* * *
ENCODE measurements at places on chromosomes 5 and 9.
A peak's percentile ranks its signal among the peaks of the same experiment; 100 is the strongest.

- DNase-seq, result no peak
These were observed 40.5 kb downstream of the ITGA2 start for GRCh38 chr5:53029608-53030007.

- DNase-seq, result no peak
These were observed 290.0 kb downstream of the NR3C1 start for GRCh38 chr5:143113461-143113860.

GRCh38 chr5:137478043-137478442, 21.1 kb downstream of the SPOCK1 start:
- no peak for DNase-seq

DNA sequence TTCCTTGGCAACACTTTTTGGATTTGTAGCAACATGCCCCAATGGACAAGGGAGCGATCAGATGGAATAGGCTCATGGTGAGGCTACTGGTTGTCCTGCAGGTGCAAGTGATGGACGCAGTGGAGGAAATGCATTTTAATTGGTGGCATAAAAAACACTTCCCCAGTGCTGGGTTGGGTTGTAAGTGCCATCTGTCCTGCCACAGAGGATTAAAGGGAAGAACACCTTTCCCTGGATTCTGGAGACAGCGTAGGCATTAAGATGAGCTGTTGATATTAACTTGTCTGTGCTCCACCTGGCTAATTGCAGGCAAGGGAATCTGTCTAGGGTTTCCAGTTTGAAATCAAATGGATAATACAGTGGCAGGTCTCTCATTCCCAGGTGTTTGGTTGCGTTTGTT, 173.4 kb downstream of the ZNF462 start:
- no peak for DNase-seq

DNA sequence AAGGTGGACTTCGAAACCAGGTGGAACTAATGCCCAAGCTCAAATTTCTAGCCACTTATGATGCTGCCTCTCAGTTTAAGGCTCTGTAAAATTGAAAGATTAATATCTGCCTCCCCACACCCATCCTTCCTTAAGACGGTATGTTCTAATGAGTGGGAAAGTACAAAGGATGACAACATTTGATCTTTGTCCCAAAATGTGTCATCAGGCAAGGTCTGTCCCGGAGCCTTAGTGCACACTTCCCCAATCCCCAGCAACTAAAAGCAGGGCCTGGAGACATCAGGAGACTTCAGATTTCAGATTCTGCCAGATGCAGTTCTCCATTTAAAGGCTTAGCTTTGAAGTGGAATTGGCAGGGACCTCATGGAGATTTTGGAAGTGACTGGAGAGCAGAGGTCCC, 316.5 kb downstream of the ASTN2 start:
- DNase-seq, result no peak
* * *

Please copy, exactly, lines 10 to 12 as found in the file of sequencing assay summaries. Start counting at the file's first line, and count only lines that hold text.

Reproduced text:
- no peak for DNase-seq

DNA sequence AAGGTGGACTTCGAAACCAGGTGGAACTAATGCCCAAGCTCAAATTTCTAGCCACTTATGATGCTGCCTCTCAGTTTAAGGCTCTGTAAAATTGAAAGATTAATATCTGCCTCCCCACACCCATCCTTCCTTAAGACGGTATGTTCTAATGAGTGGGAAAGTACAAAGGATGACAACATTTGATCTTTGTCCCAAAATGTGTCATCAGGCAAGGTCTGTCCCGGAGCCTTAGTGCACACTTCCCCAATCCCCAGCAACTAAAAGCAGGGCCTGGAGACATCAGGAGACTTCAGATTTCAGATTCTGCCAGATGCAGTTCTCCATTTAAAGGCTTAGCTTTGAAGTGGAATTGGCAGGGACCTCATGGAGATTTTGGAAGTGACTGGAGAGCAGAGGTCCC, 316.5 kb downstream of the ASTN2 start:
- DNase-seq, result no peak